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Marketing to win talent quest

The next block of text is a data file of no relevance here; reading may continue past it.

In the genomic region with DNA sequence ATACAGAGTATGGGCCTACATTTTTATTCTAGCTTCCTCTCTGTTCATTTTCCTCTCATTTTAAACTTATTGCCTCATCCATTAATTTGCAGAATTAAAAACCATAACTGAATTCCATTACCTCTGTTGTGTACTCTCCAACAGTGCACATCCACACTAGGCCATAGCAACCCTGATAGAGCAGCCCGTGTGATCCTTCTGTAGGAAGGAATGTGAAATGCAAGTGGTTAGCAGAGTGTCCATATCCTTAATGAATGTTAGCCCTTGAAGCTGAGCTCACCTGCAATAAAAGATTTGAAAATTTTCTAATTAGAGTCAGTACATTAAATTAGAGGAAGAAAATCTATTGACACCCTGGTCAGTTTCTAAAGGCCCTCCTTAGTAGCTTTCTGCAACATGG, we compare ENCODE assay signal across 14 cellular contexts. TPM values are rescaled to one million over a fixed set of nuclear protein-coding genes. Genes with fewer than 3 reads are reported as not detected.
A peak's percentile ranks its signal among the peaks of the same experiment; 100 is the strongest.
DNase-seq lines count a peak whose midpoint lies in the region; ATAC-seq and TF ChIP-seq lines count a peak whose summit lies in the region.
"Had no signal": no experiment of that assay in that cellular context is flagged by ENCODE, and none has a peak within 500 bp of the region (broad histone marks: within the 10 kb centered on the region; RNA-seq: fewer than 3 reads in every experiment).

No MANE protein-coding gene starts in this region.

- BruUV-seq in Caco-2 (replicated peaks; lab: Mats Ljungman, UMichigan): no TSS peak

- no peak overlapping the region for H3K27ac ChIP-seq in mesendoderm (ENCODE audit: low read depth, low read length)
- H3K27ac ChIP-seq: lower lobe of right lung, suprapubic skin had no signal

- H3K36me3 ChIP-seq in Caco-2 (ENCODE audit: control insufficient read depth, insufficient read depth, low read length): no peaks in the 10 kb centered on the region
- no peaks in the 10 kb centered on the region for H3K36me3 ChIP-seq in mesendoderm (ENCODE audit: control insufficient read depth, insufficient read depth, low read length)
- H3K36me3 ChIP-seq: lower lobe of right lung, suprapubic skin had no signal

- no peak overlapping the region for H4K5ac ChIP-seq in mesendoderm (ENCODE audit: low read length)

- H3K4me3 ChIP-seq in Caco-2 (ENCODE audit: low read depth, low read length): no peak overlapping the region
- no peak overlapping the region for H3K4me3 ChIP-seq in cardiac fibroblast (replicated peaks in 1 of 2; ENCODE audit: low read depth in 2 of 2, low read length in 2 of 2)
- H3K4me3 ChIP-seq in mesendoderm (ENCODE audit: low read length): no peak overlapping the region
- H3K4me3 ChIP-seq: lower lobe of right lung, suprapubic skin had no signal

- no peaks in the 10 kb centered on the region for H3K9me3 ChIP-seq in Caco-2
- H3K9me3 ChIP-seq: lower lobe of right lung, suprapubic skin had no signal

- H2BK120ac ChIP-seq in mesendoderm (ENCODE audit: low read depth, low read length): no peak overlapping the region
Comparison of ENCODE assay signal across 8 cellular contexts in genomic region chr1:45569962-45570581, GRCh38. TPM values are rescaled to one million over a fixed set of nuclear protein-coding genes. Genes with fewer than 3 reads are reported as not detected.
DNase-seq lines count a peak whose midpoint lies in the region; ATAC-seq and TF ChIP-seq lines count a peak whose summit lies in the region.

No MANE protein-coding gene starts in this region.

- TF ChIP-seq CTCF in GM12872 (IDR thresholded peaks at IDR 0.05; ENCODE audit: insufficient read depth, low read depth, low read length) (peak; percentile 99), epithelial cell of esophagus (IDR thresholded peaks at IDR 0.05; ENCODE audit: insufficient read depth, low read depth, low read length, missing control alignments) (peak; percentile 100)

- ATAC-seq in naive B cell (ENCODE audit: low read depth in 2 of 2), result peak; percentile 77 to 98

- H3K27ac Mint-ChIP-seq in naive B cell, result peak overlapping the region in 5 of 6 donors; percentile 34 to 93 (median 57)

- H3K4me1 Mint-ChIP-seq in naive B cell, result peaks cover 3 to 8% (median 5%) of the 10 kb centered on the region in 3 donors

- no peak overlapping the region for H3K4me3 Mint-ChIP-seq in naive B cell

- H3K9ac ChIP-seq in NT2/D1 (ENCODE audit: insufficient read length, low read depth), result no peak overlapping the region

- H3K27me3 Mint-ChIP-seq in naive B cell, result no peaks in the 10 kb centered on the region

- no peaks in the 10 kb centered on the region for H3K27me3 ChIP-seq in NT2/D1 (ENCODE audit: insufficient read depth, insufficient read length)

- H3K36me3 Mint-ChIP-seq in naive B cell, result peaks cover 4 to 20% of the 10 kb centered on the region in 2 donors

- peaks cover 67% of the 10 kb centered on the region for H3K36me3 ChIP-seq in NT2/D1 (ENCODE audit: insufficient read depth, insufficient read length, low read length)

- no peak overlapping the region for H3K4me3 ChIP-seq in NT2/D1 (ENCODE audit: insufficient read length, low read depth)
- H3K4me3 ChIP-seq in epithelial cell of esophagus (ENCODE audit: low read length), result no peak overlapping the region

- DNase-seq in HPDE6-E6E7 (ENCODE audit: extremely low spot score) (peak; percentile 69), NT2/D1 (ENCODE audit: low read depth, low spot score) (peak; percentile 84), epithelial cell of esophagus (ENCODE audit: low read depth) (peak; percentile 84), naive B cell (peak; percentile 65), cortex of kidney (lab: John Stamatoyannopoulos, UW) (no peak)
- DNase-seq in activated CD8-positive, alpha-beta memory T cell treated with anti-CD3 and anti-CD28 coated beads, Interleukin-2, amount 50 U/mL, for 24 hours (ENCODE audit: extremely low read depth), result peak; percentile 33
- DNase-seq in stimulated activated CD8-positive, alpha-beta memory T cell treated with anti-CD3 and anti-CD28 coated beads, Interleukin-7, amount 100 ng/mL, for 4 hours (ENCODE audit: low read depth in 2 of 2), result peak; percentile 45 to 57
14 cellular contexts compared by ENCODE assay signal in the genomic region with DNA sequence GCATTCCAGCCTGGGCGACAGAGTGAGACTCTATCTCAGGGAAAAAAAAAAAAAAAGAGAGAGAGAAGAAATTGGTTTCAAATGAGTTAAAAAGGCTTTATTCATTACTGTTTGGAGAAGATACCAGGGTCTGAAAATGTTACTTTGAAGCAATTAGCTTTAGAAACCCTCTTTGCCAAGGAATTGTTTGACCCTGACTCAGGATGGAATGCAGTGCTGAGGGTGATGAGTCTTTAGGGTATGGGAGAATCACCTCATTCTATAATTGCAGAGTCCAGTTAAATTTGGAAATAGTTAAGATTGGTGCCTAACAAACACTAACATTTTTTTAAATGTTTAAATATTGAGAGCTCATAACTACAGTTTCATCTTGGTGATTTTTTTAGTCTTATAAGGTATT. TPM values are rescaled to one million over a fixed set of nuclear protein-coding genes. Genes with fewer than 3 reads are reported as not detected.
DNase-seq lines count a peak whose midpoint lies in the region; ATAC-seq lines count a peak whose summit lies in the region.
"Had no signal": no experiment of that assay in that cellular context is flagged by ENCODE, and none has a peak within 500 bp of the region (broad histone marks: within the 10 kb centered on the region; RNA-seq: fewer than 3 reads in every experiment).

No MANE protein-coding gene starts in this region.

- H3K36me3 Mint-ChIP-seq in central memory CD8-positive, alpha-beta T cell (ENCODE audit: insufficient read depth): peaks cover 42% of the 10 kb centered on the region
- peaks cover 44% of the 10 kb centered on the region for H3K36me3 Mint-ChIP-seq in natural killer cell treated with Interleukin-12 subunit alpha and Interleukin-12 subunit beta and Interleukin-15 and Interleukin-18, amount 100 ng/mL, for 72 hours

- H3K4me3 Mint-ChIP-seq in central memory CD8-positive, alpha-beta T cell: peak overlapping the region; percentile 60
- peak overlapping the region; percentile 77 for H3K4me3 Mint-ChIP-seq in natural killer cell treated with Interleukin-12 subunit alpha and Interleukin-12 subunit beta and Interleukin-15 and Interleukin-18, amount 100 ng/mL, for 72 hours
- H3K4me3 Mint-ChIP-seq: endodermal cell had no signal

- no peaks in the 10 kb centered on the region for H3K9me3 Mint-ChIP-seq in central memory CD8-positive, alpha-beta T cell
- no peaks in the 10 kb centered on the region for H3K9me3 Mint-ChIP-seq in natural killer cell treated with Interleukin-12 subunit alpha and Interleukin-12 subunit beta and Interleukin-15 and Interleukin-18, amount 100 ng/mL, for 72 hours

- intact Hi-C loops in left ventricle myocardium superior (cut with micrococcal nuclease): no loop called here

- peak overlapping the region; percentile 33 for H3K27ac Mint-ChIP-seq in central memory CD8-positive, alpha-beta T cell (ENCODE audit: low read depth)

The skills shortage remains a pressing employment issue in Western Australia amid record low unemployment figures released last week by Employment Protection Minister John Bowler. National employment figures for January showed WA led the nation with an unemployment rate of 4 per cent, down 0.2 per cent from the previous month and 0.7 percentage points better than the January 2005 result. The figures are an obvious boon for the government and the state’s economy, which continues to prosper from the resources boom and major infrastructure projects. “There have now been 18 continuous months where WA employment has been high and the rate of unemployment has been at or below 5 per cent,” Mr Bowler said. These figures stack up particularly well against a national unemployment rate of 5.3 per cent in January. But amid the chest beating about employment and the economy, the issues of skills shortages remains a contentious issue in WA. In an environment where an Asian-led demand for natural resources has driven a massive growth in supporting infrastructure projects, the inevitable outcome has been a drain on the state’s labour pool. These conditions make it important for business to look at how it attracts, develops and retains people, and is something that was addressed in a recent survey by human resources specialist Hudson. Hudson recently launched a new employment branding practice and has undertaken extensive research into how companies market their employment experience.The survey’s overriding message was that business should adopt a marketing mentality to win the talent game. In essence, the report said that, while companies are proficient in promoting themselves and their brand, little attention is paid to promoting the company’s employment proposition or ‘product’. Hudson WA general manager Neville Andrews said it was imperative that companies understood their employment brand. “Employment branding is key to attracting and retaining talent, but there is often a disconnect between the two, where people are promised one thing on joining a company but the reality proves to be different,” he said. Further, Mr Andrews said, there was often a disconnect between employers’ perception of the workplace and what staff actually think, which led to a decline in morale and low retention rates. The national survey of 410 senior human resource professionals and 1,024 employees produced some interesting results, including that 42 per cent of HR professionals acknowledge they do not have the right value proposition to attract and retain the talent they need. Also, 53 per cent of employees did not believe their current employer provided them with a clear sense of why their organisation was a great place to work, and 55 per cent of employees did not think that their current employer had delivered on its ‘brand promise’. On a positive note, 86 per cent of HR professionals said they were committed to strengthening their company’s core value proposition for employees. Brands such as Woodside and BHP Billiton are well recognised and are large employers within the state, and these factors alone draw people to them for employment opportunities. All companies need to provide a firm commitment upfront on the employment proposition on offer, and importantly employers must deliver on that promise, the report says. To be effective with this strategy requires HR and marketing departments to work closely together. Employment branding is fast becoming a must have for organisations and is difficult to ignore, given the state’s current skills shortage and the link between having the right people and delivering business performance.

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